OK, I’m absolutely obsessed with NBA.com’s hotspots. Like a 14-year-old that just discovered Google images, I get started with it and I’ll spend an entire afternoon comparing and contrasting with them.
I wrote after the Sacramento game the recent phenomenon (maybe that’s not the right word), with Nenad Krstic and his home and away jumper. It seems lately, at home he’s been automatic with it, but on the road he’s struggling a bit. Overall, he’s 28-43 (65 percent) from the floor in the last three home games and 9-34 (26 percent) on the road. Pretty solid difference there. Maybe he’s was fatigued with the four games in five days. Maybe they were simply just off nights, which happen to shooters all the time.
But while for the season his overall field goal percentage numbers aren’t that different home vs. away (50 percent at home, 44 percent on the road), there is a pretty large difference on Krispy’s signature shot, the distance jumper.
From the spot we typically see Krstic hit his pick-and-pop shot from (the top three quadrants), he’s shooting 23 percent higher at home versus away (53 percent home, 30 percent away). He averages four fewer points on the road than at home (12.0 at home, 8.1 away). It’s one of those things that’s hard to explain, but just is. Most people shoot better at home than away because it’s familiar territory. But it’s not typically that drastic.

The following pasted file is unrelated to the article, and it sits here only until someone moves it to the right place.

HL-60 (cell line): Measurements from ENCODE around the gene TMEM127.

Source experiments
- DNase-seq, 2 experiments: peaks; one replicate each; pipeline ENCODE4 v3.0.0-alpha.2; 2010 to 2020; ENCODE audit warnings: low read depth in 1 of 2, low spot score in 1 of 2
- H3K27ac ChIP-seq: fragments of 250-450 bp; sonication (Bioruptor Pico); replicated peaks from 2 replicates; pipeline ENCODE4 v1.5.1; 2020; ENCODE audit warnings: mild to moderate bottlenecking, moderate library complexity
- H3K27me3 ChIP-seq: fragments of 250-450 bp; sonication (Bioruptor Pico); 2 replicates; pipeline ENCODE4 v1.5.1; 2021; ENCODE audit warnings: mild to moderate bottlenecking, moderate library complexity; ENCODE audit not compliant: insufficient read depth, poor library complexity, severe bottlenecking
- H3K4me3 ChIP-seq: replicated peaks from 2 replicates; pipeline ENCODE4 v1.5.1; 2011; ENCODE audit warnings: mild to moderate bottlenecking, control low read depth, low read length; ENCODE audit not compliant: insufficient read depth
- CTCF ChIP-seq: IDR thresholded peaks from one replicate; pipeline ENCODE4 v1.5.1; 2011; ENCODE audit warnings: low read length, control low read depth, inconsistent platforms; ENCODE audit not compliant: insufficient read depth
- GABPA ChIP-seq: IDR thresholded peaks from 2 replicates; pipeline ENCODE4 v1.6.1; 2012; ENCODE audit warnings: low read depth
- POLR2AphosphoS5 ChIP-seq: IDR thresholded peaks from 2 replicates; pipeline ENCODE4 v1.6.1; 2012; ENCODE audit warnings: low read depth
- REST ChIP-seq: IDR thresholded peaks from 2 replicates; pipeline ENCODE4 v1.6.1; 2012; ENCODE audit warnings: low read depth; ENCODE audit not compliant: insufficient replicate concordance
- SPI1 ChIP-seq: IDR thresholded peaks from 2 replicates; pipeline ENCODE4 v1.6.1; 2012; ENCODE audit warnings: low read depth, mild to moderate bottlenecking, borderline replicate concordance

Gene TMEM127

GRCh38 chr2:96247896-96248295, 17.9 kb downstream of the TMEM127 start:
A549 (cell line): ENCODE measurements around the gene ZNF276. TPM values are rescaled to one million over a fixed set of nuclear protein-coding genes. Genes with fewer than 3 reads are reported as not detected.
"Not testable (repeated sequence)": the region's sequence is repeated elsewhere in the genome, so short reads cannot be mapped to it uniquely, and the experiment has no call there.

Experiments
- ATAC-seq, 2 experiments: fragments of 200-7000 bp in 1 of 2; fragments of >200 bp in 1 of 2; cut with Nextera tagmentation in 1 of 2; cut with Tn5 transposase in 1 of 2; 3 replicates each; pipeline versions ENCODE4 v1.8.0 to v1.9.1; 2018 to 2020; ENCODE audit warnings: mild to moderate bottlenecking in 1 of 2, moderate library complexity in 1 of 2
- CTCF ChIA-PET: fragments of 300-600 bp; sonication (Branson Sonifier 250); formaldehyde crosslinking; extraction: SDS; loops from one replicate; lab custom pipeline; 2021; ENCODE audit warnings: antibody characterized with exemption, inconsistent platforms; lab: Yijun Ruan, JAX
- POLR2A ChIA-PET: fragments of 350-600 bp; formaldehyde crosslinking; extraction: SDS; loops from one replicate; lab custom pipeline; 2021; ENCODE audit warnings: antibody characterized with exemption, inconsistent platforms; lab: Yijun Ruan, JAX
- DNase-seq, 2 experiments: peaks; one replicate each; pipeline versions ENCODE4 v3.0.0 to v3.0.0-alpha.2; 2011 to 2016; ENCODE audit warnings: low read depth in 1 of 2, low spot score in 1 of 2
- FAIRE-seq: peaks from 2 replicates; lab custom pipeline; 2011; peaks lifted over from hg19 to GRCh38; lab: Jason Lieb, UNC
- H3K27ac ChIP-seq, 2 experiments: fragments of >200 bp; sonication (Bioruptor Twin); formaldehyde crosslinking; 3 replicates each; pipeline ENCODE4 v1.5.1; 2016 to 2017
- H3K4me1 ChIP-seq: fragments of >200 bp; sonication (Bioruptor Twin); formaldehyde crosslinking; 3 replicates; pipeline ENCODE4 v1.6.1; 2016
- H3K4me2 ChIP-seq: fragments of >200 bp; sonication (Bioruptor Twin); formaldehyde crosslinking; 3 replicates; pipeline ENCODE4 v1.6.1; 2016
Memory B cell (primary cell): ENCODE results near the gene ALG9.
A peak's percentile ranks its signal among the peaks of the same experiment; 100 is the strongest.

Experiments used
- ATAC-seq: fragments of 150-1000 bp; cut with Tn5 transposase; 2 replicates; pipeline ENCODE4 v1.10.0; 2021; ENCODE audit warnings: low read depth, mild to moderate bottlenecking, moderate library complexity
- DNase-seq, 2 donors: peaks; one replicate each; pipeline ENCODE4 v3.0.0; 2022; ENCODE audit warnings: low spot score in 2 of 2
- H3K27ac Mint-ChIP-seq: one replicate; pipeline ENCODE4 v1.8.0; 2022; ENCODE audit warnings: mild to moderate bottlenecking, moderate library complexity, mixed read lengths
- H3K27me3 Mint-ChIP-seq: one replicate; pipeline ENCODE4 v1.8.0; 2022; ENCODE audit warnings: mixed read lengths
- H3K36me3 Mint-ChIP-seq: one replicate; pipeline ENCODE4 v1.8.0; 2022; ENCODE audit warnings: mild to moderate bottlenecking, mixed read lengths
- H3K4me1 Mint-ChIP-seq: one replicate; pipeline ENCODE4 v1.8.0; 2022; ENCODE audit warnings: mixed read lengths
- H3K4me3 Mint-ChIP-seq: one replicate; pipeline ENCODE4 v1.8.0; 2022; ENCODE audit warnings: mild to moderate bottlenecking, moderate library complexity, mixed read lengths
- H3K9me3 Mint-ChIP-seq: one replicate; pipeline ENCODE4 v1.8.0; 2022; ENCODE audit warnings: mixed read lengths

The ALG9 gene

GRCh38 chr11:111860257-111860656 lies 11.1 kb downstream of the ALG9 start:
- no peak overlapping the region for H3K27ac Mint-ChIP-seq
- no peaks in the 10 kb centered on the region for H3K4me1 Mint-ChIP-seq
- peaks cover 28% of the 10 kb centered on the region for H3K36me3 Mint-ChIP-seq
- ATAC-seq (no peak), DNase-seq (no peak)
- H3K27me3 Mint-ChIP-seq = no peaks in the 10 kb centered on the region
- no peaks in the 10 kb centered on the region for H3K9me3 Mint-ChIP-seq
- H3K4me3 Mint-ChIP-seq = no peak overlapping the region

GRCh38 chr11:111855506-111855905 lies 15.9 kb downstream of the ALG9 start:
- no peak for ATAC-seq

Like I said, the overall numbers don’t blow you out of your chair, but a 23 percent difference on the shot that’s kind of his thing is pretty staggering. Everywhere else, the numbers are pretty much consistent. It’s just that 18-20 foot jumper from straightaway that’s different. I wish I knew why, because I’d probably be Facebooking (or calling I suppose) Scott Brooks to let him know, but I don’t. It could be total coincidence. It could be a comfort thing. Or it could be (what I think) a confidence issue. Whatever it is, it’s interesting.